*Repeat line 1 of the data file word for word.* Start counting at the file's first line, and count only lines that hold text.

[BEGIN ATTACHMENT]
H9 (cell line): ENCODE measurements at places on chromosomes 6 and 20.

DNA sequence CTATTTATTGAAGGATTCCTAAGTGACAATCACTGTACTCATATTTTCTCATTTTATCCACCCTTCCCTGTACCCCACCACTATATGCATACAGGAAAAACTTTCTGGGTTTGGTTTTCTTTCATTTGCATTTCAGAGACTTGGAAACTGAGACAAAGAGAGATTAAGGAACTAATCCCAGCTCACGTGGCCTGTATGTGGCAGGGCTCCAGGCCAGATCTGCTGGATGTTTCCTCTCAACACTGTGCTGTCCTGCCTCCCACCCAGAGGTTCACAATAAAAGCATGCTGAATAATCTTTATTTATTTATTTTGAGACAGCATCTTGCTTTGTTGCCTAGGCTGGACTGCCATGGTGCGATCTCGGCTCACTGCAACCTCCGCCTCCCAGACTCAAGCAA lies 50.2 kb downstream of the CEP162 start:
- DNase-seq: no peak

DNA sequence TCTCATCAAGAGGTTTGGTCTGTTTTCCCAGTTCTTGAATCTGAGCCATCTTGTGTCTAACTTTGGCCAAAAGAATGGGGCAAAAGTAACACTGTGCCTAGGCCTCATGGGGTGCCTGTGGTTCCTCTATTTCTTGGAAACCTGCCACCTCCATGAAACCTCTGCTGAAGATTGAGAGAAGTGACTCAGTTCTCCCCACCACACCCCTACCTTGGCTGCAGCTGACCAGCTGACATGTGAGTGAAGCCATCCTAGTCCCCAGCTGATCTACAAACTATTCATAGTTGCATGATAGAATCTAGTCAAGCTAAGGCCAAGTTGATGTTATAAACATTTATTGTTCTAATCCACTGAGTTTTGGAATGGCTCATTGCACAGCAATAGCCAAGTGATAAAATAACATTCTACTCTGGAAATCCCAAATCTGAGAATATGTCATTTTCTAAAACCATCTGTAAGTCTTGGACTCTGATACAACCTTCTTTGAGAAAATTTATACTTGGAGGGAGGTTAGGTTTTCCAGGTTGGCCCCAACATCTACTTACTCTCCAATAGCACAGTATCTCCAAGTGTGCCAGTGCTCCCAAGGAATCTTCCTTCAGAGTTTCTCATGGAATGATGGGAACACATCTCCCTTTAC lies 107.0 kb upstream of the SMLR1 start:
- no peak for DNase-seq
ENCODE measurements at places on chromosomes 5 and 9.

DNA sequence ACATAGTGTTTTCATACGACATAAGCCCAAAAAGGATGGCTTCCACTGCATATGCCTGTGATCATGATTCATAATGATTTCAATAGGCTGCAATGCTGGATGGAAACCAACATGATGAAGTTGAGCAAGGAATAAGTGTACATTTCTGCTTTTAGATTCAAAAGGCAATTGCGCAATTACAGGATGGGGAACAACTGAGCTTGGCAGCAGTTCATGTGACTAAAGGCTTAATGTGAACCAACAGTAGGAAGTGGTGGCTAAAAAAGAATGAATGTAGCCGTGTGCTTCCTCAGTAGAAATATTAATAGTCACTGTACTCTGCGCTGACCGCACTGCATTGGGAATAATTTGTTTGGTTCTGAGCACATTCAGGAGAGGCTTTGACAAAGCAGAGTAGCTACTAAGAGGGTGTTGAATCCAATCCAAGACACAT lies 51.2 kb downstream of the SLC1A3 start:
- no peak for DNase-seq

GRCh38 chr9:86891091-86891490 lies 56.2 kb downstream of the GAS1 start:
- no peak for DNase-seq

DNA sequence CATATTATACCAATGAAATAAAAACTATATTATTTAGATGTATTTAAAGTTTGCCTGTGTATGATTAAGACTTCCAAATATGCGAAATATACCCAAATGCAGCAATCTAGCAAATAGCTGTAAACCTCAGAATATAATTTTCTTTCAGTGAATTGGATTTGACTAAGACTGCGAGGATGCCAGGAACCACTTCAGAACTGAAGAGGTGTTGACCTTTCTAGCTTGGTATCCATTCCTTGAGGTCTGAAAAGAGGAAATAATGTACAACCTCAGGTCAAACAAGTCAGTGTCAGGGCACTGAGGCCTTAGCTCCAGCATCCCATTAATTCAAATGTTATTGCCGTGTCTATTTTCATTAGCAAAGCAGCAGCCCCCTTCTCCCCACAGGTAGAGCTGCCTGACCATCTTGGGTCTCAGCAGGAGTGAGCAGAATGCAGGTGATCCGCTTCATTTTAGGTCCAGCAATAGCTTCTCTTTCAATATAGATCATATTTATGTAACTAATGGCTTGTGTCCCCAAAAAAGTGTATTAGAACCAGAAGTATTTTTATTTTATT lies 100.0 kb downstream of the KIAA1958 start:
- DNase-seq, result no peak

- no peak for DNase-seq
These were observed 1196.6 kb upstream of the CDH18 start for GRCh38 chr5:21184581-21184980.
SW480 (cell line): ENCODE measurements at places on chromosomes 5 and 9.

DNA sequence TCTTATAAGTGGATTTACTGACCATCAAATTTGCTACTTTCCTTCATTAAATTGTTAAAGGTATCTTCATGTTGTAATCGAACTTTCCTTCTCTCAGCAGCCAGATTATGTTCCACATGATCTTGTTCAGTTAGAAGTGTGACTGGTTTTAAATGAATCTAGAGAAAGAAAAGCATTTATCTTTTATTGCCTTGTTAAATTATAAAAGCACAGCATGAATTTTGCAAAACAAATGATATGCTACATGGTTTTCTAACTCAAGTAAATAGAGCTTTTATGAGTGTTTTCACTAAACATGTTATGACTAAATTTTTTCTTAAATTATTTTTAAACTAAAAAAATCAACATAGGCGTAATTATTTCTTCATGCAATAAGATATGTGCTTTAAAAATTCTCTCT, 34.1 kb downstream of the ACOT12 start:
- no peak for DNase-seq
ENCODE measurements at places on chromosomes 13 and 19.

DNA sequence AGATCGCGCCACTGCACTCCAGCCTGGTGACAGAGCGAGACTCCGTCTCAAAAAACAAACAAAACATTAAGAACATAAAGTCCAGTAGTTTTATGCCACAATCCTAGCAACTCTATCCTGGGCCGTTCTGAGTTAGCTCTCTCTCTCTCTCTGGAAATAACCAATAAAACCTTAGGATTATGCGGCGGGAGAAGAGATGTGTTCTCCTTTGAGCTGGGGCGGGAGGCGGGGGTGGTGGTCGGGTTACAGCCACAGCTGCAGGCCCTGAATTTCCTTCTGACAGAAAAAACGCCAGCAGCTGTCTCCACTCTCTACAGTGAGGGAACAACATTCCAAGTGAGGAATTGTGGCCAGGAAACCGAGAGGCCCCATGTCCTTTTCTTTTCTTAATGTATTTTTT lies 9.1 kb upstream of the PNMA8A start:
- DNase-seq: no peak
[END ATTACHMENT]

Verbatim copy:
H9 (cell line): ENCODE measurements at places on chromosomes 6 and 20.